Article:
Miracles do happen



“I am the LORD, the God of all mankind. Is anything too hard for me?” (Jeremiah 32:27).

The Catechism of the Catholic Church teaches us in CCC 37-38 that Revelation from God is necessary for us to have trust in Him. Our reason alone makes it hard for us to believe because original sin has clouded our minds. The covenants God made with Noah, Abraham, Moses and the prophets, and the fulfillment of Jesus Christ, the Church and Sacraments, all reveal His love and desire to bring happiness into our lives. The light of conscience is a blessing, and everything revealed to us by God helps us understand His compassion and plan for our salvation. His love unfolds as a daily miracle for us.

The very first miracle Jesus performed on earth was at the Wedding Feast of Cana. The significance of this reveal, as He turned water into wine, has wonderful symbolism, and affirms that the Sacrament of Matrimony is very important to God and His plan for Creation.  The story of the Visitation of Mary to Elizabeth is another revelation from God.  The greatest miracle given to us every day is the birth of a baby. The power of the Holy Spirit, new birth and all life are gifts revealed to us by a loving Father.

Our response to God’s revelation is an act of faith! I facilitated our first Adult Catechesis class for the year at our parish on Sept. 7.  We are beginning a Bible study on the Holy Spirit by Fr. Mitch Pacwa.  We left early for the 6:30 p.m. study to get things set up in the classroom. The drive to the church is about 30 minutes, and we always pray a rosary in the car on the way.

We were gone about four hours that evening; and as I was ending the day at 9:30 pm, I noticed the diamond was missing from my wedding band. I knew it was in the ring while we prayed our rosary earlier because I always count the Hail Mary’s with my fingers.  I began retracing all the places I had been in that four-hour span. I had covered a lot of ground in that time. I knew it was going to take a miracle to find that tiny and very shiny and special diamond I’d worn for 47 years.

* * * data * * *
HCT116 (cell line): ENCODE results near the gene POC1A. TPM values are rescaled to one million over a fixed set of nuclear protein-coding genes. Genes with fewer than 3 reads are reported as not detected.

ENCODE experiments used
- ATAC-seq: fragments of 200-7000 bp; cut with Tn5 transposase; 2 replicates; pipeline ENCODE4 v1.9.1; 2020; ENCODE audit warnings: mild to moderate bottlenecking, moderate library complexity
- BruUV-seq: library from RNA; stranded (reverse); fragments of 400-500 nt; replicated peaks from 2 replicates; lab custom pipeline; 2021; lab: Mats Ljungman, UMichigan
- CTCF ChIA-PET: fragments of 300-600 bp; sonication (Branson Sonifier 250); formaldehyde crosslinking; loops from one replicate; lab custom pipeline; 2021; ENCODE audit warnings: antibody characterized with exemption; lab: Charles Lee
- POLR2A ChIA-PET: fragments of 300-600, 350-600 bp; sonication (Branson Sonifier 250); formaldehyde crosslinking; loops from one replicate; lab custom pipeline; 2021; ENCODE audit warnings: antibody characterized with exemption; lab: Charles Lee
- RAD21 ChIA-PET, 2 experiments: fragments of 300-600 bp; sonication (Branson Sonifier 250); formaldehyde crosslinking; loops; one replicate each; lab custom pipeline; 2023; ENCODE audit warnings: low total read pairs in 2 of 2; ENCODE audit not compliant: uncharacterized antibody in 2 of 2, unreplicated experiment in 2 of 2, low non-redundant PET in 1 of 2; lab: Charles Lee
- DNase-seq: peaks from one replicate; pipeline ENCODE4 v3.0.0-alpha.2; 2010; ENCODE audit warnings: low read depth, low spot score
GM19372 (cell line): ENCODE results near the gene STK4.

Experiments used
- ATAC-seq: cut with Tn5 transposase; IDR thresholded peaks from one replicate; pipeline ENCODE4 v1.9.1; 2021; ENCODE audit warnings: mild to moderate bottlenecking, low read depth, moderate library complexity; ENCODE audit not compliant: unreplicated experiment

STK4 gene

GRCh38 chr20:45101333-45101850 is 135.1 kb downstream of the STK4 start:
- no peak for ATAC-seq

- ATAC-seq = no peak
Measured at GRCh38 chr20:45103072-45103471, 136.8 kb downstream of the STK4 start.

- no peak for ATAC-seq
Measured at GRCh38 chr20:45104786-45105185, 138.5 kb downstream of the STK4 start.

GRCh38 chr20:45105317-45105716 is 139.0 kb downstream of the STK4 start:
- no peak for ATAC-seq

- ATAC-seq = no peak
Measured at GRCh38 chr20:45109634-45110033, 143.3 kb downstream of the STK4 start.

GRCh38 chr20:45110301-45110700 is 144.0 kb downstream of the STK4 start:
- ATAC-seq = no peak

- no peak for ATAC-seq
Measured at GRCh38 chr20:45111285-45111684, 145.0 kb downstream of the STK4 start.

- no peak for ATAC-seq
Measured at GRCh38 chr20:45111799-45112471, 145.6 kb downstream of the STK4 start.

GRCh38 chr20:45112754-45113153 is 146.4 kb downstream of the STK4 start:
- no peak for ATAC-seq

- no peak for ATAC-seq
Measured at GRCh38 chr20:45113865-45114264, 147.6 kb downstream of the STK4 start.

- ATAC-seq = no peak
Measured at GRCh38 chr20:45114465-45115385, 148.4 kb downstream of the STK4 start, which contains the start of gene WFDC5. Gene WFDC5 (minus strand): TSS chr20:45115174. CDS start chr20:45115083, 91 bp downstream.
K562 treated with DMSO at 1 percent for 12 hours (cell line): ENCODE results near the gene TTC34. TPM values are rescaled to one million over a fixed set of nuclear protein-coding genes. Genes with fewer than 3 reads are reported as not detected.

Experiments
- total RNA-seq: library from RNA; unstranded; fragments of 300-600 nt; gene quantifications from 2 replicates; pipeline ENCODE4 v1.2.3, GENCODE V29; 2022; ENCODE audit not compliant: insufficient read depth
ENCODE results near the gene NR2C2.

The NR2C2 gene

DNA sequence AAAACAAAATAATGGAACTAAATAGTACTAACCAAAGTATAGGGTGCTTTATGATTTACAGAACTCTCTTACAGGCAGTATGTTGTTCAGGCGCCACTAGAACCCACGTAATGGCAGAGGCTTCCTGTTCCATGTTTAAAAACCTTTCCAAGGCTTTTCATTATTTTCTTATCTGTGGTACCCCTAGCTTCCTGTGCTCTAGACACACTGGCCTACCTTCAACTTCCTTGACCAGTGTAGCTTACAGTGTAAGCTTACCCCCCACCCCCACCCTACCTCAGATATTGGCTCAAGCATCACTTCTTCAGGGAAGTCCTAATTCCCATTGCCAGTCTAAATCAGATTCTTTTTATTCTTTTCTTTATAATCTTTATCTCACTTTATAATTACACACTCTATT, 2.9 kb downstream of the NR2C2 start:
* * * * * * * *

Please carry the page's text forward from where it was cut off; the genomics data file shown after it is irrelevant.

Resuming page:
After scouring our car and the house, I went to bed thinking, “If God wants me to have this stone, I will find it”— diamonds and gold are less precious than Jesus, right? I was grateful that I still had the guy who gave it to me, and knew it was a slim chance I would find something so small, especially with no idea where it could have fallen out.

Never underestimate the power of prayer— never allow anything, anyone or any problem to come between you and trust in God. The world is a tough place, but God reveals His Presence in so many ways! He is with us! I found the shiny diamond 17 hours later on the floor near the sacristy door in the church.

That night before our catechism class, I had dropped off an envelope in the sacristy for our pastor. The information was written about the couple we mentored this summer in helping them prepare for their upcoming marriage— how providential that it was found in a place where I was leaving good news about a couple preparing to be married in the Church. God is good; marriage and faith are blessings!  The gospel reading for the weekend Mass was about the woman and the lost coin, which took on great meaning for me. God revealed two things in my story of the lost stone: one, I worry too much; and two, He appreciates my persistence in faith!  I will work on the first and continue the second---all glory to God!  Amen!